When Summer Starts In February

During the course of our weekend errands, we thought it would be a good idea to pick up a couple more pairs of mittens for Lillian — the ones we had were okay, but it seemed like we were always misplacing them and ending up with mismatched pairs, and a few were starting to look worse for wear after being used all winter. So, we decided to grab some when we went into Babies R Us for a couple of things.

When we walked into the store, we were greeted by an interesting sight: rack after rack of sundresses and swimsuits. I joked about this a little as we were walking in — a bit early to have those out in February, wasn’t it? We went about our shopping, picking up the other supplies we needed, and then started looking for the mittens. Only, we couldn’t seem to find any.

The clothing selection in Babies R Us on February 17, 2013.

The clothing selection in Babies R Us on February 17, 2013.

After searching around the store for a bit, we finally decided to ask an employee about the mittens. But she apologized and informed us that they didn’t have any in stock. Because they were out of season.

For anyone who may be reading from a different region or hemisphere — here in Chicago, selling swimwear in February while claiming mittens are out of season seems to be getting it exactly backwards.¬†They’re forecasting the temperature to be in the twenties for most of this week, and last year, we were still wearing light jackets well into the latter half of April. If we can start dressing Lillian in sundresses and swimsuits three months from now, I’ll consider it a lucky thing.

I guess that’s just the silly way the clothing industry works, though, and the episode was a reminder of how badly out of sync the fashion calendar is with the one the rest of the world uses.

To any current or former parents of babies or toddlers, how far in advance do/did you typically shop for your child’s clothing for the summer? Our experience with Lillian has been to buy clothes about a day in advance of when we expert her to start wearing it, but maybe we’re in the minority with that.

4 Comments

  1. The clothing industry is not so much silly as complicated. Consider the history of that pair of mittens. There’s the yarn mills, the knitting mills, the wholesale buyers, the storage space for the finished mittens, delivery to merchants, and so on. Factor in the numbers of pairs of mittens sold across the US in a year’s time, the weak economy, and the vagaries of weather. Then consider marketing — people who are tired of winter are more inclined to impulse buying of a sundress in February than more mittens!

    Planning ahead does help. Sometimes stores have pre-season sales, and of course post-season sales. I remember getting our winter coats a size too large on sale in March, to wear the next winter! My Mom worried about this, thinking it like tempting fate, but my Dad, ever practical, was enthusiastic!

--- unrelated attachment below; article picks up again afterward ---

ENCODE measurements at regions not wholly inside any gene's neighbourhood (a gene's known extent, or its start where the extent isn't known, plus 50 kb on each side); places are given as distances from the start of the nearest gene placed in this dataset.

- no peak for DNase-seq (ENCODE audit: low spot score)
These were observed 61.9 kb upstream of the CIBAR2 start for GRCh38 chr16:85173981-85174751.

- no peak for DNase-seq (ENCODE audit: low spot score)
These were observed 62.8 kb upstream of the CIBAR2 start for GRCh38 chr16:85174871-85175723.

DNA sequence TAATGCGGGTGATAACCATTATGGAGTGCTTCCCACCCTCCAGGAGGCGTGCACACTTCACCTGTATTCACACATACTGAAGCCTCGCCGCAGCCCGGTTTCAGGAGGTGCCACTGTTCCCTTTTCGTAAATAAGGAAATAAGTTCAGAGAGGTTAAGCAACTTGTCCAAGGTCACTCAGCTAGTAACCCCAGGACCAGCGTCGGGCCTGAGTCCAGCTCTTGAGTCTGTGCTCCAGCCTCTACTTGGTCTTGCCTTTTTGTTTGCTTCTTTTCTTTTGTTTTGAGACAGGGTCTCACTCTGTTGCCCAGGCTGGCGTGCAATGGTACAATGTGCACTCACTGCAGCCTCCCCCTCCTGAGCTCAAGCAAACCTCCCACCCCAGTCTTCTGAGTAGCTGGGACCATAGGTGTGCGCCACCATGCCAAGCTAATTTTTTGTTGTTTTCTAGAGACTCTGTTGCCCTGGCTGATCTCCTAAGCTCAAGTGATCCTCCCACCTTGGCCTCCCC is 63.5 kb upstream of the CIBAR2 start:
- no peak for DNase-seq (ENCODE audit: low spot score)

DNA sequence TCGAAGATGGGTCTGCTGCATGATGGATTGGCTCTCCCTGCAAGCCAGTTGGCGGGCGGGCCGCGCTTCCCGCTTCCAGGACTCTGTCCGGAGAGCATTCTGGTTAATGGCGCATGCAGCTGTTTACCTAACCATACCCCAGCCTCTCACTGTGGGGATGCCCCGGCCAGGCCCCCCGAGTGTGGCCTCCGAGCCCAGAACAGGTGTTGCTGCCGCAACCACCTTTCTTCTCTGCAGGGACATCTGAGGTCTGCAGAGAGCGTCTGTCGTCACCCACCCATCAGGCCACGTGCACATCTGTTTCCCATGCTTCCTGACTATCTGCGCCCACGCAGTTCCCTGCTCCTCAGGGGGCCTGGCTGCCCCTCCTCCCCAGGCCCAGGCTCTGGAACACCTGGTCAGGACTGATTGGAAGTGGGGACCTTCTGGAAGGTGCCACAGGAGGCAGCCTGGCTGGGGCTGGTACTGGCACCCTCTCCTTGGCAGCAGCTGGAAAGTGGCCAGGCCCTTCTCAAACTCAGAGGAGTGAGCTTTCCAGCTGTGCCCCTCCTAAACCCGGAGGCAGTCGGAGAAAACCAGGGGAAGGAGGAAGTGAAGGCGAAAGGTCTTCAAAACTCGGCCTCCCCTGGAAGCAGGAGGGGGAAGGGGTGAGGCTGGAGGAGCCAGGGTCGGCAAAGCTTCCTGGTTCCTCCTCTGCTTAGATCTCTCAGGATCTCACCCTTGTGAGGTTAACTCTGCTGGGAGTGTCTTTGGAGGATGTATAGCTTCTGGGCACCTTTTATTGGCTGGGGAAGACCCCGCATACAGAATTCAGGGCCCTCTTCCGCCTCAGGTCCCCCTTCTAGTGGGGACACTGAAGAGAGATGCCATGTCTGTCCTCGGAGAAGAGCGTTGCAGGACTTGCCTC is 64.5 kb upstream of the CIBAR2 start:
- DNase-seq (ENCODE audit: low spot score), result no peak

One solution to the mitten problem would be to get some fleece at JoAnn’s, and cut and sew several pairs! Very easy!

    Love you, and stay warm!

    • Thanks for the comment, and that’s a good point about the complexity of the clothing industry and the impulses that make people buy things! I just have to wonder at how those same factors might apply to other seasonal products that don’t seem to be quite this far out of sync with the calendar — it’d be pretty weird to go shopping for Halloween stuff in mid-September and find nothing but Christmas decorations (although, since they do seem to be putting out the holiday stuff earlier and earlier each year, that may well be the case before long — I probably shouldn’t jinx it!)

      In any case, I think the mittens we have will do fine, we’ll just have to be extra careful not to lose any more of them — and next year I think we’ll definitely plan ahead to stock up on these little things instead of expecting to be able to easily replace them mid-season. Thanks for reading and lots of love to everyone down there in Florida! :)

  2. It’s also a sign of the times, and national chain stores vs. local or at least regional. The buyer for that store probably stocks for the entire state, or even several – and sometimes those “regions” are based on dollars spent, nothing to do with weather or culture. At Lillian’s age, it IS frustrating that stores do this, as buying ahead can result in wrong sized clothing when she needs it. So mom is right, learn to sew your own, or get the really stretchy stuff if you are buying ahead of time.

    • We actually wondered about the regional thing, and whether maybe Babies R Us was headquartered in some tropical place based on the selection ;) But yeah, I think the age is really the big thing, since a season can make a big and not necessarily predictable difference when you’re dealing with a baby or toddler. I guess it’s good motivation to get better at sewing — thanks for the comment!

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